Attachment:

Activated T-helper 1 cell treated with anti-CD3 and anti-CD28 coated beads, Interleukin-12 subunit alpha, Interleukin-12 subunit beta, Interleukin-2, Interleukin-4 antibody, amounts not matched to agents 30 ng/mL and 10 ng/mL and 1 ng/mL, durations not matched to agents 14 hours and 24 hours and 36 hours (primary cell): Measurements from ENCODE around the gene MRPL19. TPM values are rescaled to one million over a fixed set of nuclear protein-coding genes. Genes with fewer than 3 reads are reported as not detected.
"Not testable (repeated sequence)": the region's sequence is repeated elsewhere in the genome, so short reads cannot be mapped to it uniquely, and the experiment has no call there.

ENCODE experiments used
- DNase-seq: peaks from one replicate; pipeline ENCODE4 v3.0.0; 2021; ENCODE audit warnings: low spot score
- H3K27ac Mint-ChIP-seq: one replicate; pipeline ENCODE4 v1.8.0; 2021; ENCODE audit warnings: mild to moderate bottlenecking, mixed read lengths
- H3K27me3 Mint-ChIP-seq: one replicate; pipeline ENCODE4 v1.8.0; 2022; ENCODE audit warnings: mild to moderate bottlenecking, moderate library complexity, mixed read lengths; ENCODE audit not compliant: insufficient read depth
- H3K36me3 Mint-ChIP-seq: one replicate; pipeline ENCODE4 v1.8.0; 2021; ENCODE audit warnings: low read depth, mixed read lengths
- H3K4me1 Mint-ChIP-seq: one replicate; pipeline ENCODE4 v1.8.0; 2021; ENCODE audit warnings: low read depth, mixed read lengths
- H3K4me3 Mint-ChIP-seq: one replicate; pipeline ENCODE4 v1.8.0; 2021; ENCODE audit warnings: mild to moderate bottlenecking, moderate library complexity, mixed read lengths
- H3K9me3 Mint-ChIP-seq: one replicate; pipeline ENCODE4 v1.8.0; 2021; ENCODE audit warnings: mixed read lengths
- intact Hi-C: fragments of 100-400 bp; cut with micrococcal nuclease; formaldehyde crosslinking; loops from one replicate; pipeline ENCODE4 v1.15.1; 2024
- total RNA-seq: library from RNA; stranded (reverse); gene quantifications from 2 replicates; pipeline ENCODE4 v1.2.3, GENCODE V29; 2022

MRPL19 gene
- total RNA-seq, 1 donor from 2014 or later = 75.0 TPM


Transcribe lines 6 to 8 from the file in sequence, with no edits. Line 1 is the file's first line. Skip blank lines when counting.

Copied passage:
- H3K27me3 Mint-ChIP-seq: one replicate; pipeline ENCODE4 v1.8.0; 2022; ENCODE audit warnings: mild to moderate bottlenecking, moderate library complexity, mixed read lengths; ENCODE audit not compliant: insufficient read depth
- H3K36me3 Mint-ChIP-seq: one replicate; pipeline ENCODE4 v1.8.0; 2021; ENCODE audit warnings: low read depth, mixed read lengths
- H3K4me1 Mint-ChIP-seq: one replicate; pipeline ENCODE4 v1.8.0; 2021; ENCODE audit warnings: low read depth, mixed read lengths